Where Am I Now? by Mara Wilson

Seems people have strong feelings about celebrity memoirs (usually along the lines of ‘Haven’t you had enough of the spotlight already?!’). I don’t seek them out but nor do I avoid them. I picked up Mara Wilson’s Where Am I Now? because she was appearing at the 2018 Melbourne Writers Festival.

Wilson’s name might not be instantly recognisable but her six-year-old face is. She was the ‘cute’ little star of Mrs Doubtfire and Matilda, as well as many other films and television shows (including Melrose Place!). As the title of the book suggests, Wilson tackles what happens after the ‘cute’ is over (seemed no one wanted Matilda with boobs…).

…as I grew up, you didn’t. I wanted to grow up. I wanted to be Mara, but everyone knew me as Matilda. You wouldn’t let me go. What if you were all there was to me?

The book is made up of a collection of chronological personal essays, beginning with Wilson’s experiences on movie sets. Her ‘career’ merely sets the scene. The majority of the book is devoted to Wilson’s feeling of being out of place –

It’s how I’ve felt most of my life: I was born the first girl after three boys, the only Jewish kid in my class, the only girl I knew whose mother had died, the only neurotic in southern California (or so it seemed), and the only child on film sets full of adults. I was always in someone else’s world, and I always knew it.

The tone at the beginning of the book is slightly out-of-step with what comes later – light-hearted and funny stories about onset antics, sex-ed courtesy of Melrose Place and sharing jokes with Danny DeVito, sit alongside the heavier stuff – her mother’s death, puberty in the spotlight, her battle with obsessive-compulsive disorder.

Wilson states from the outset that her way of understanding things is to “…find a narrative in everything.” Born a storyteller, she was constantly creating and entertaining. Her memoir is essentially a hard-copy of her narrative therapy.  While she drops in some slick lines – I lived eighteen years in laid-back Southern California, feeling like the Pet Sounds to everyone else’s Surfin’ Safari – her humour belies her pain. Ultimately, this is the story of a little girl whose life ground to halt when she was just eight. When I saw Wilson at the Melbourne Writers Festival, she said “It’s too much of an oversimplification to say that my childhood ended when my mother died. In fact, when your mother dies, your childhood never ends.”

My interest in this book was focused on the narrative that we create in order to make sense of events in our lives (specifically trauma). Part of that process is in the retelling and re-crafting. Wilson is still doing that (through her blog, Twitter, writers festivals and so on) and each attempt at the narrative is brave.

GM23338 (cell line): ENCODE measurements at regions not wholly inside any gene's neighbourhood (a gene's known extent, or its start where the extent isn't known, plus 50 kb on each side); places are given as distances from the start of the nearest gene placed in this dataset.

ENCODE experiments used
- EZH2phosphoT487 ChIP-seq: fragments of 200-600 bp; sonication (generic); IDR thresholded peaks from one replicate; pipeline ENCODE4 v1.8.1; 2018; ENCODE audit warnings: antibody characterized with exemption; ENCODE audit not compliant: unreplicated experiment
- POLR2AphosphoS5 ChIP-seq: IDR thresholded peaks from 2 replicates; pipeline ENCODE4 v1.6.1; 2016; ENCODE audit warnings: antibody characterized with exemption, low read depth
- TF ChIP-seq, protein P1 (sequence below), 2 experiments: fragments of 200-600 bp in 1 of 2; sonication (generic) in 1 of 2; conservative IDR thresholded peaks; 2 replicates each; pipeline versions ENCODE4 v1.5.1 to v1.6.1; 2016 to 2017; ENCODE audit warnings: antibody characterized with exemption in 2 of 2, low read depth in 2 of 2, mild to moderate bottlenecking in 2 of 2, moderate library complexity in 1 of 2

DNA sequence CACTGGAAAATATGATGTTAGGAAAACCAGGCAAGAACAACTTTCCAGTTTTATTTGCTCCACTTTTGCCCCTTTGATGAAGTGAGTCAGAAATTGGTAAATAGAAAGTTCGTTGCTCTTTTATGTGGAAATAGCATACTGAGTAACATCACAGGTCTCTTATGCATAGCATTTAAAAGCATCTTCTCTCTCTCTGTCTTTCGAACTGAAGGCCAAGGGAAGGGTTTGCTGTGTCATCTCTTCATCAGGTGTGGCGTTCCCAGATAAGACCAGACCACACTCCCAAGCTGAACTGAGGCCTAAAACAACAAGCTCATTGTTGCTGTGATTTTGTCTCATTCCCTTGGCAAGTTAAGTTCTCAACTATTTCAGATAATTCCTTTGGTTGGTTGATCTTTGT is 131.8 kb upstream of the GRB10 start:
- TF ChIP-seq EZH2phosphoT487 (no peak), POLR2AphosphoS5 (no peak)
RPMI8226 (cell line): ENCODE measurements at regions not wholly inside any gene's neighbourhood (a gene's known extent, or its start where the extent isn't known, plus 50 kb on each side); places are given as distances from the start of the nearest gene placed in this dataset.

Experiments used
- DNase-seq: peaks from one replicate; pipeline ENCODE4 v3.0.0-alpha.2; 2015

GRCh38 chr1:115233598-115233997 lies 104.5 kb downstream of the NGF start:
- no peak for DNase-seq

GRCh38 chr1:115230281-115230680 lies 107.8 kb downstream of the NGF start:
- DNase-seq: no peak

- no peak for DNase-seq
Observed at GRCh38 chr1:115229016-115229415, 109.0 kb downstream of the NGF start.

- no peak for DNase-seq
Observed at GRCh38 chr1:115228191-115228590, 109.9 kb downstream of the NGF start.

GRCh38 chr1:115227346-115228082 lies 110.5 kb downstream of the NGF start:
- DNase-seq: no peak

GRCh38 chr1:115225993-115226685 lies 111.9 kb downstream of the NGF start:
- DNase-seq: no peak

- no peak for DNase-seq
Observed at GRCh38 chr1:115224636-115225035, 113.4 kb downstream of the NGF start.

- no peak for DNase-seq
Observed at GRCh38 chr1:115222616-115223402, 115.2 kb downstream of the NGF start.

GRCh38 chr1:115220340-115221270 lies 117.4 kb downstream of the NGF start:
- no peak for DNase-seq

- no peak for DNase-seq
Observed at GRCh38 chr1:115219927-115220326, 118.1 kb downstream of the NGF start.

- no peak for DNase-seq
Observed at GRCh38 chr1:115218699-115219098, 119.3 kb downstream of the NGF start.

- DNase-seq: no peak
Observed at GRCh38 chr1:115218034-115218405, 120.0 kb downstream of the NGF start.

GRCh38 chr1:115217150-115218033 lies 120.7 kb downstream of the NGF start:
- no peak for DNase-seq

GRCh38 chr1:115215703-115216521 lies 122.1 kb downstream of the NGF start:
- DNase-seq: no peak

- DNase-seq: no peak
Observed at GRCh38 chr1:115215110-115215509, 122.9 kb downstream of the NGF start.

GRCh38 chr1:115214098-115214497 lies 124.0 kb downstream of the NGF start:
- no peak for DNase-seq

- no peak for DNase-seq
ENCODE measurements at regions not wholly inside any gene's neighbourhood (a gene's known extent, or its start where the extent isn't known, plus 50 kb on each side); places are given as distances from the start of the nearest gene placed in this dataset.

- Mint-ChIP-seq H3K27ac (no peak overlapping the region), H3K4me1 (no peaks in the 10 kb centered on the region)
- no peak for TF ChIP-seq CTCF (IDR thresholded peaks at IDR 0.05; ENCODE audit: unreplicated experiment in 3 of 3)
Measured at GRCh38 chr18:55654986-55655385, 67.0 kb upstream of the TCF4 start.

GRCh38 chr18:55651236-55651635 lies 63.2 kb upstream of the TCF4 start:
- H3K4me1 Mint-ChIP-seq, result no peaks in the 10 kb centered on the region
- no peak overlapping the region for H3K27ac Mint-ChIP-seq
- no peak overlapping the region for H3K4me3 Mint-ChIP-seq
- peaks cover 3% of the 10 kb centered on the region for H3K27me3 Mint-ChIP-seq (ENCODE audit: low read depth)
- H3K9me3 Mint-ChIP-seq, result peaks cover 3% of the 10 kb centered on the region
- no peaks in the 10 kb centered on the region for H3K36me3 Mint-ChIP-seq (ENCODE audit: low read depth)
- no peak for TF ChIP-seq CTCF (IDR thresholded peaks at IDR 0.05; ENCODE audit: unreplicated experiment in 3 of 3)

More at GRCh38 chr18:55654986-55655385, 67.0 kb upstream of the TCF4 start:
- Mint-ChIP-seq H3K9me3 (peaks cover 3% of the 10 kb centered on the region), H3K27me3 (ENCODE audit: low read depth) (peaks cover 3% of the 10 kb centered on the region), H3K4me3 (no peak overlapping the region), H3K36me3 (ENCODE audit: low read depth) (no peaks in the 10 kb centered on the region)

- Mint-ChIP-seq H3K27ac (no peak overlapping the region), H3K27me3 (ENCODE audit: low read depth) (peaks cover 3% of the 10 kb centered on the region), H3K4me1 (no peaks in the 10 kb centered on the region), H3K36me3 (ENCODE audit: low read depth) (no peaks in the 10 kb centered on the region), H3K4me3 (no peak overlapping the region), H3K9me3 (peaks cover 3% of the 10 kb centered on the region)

3/5 Unexpected.

Grief. The last time I had felt it this strongly, I was a little girl. The only way I knew how to deal with it then was creating. It was why, after my mother’s funeral, I picked lemons from the backyard and offered people fresh lemonade I had made at the reception.

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8 responses

  1. Pingback: 20 Books of Summer (except that it’s Winter) | booksaremyfavouriteandbest

    • Certainly one of the better Hollywood memoirs I’ve read (I don’t have much to compare it to but I did read Drew Barrymore’s two autobiographies last year and the second one, that didn’t have a co-author was dire! I also read Rob Lowe’s autobiography last year and although he was more a teen-star than a child-star, his book was brilliant, perhaps because we are of the same era!).

    • I think so. She reports to be in ‘happy obscurity’ for the most part and can walk down the street without being recognised.

      The death of her mother is another story though – I don’t think she expects to ever ‘get over it’ (grief never goes away it just ebbs and flows over time), however her death occurred at a challenging age for Mara. When kids are about 5-9, they are learning how to distinguish the real from the make-believe. When trauma happens at this age, it can very easily become ‘make-believe’ in the mind of the child, and they dissociate with what has happened. For Mara, this was compounded by the fact that she spent her days on set, playing ‘make believe’. As is often the case with memoirs, I focus on the bits that are unsaid, the bits that seem too painful, the bits where the author isn’t telling the reader the story but trying to convince themselves of their own narrative – in Mara’s book, the sections about her mother and grieving fell into this category.

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